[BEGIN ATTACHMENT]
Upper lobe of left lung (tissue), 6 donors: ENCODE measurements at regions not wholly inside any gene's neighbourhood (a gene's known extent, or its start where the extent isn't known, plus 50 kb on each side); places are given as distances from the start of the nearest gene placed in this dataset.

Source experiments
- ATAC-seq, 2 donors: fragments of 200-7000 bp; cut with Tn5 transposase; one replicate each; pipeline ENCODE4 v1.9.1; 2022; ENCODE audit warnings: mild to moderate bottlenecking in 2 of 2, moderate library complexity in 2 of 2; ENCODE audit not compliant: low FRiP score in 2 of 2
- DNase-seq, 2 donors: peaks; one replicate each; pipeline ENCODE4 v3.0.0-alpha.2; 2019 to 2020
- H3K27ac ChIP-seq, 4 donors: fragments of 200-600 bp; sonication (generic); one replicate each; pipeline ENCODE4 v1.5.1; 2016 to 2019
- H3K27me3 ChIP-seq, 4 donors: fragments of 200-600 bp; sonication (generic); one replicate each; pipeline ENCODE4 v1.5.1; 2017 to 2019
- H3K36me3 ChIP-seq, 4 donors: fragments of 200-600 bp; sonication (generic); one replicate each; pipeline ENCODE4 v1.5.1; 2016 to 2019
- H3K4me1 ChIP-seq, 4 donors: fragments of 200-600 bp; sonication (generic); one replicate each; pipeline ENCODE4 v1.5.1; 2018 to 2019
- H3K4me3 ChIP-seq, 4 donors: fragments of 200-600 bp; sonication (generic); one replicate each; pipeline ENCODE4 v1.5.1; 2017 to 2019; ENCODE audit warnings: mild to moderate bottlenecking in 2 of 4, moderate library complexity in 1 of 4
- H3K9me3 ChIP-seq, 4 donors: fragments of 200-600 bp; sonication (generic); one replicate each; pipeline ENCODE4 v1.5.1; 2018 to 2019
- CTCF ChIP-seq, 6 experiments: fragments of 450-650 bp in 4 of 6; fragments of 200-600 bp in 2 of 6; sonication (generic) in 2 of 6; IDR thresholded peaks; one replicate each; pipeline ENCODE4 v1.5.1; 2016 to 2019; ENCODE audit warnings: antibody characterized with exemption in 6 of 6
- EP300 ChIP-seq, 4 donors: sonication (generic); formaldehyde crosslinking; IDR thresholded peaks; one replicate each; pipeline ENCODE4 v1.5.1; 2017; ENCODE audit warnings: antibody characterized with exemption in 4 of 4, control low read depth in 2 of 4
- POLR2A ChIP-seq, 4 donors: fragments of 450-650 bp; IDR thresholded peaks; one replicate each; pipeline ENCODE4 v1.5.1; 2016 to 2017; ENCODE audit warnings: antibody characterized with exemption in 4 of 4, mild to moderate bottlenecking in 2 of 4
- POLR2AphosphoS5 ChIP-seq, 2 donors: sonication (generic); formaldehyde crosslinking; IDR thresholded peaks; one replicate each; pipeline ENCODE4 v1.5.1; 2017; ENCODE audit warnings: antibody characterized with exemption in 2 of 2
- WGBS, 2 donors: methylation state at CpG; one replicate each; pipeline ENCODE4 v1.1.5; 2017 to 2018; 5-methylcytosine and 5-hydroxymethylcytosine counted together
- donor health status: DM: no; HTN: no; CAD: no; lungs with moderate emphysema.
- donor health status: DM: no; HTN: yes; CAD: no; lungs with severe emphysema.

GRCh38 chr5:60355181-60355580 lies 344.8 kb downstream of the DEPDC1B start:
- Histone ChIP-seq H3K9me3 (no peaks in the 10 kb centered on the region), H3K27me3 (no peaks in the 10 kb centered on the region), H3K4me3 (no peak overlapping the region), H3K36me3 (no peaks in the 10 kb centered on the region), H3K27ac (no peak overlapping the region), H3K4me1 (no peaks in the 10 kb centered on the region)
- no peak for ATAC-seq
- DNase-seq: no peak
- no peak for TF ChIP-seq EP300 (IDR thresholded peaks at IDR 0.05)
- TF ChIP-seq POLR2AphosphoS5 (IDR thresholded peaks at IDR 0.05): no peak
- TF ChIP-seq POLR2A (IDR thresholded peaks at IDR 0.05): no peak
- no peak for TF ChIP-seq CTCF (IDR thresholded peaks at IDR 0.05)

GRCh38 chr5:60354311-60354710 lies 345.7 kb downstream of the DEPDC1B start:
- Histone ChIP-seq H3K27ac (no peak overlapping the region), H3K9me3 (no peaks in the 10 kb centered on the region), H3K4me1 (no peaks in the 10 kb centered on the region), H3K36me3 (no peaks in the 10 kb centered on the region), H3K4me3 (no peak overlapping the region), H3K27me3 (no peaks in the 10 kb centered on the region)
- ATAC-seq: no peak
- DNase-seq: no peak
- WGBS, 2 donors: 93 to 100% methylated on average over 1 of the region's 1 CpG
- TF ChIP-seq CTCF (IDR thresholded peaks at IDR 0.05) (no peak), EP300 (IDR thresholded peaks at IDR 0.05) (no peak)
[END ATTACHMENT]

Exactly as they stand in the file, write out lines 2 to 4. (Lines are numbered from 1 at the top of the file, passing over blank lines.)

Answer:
Source experiments
- ATAC-seq, 2 donors: fragments of 200-7000 bp; cut with Tn5 transposase; one replicate each; pipeline ENCODE4 v1.9.1; 2022; ENCODE audit warnings: mild to moderate bottlenecking in 2 of 2, moderate library complexity in 2 of 2; ENCODE audit not compliant: low FRiP score in 2 of 2
- DNase-seq, 2 donors: peaks; one replicate each; pipeline ENCODE4 v3.0.0-alpha.2; 2019 to 2020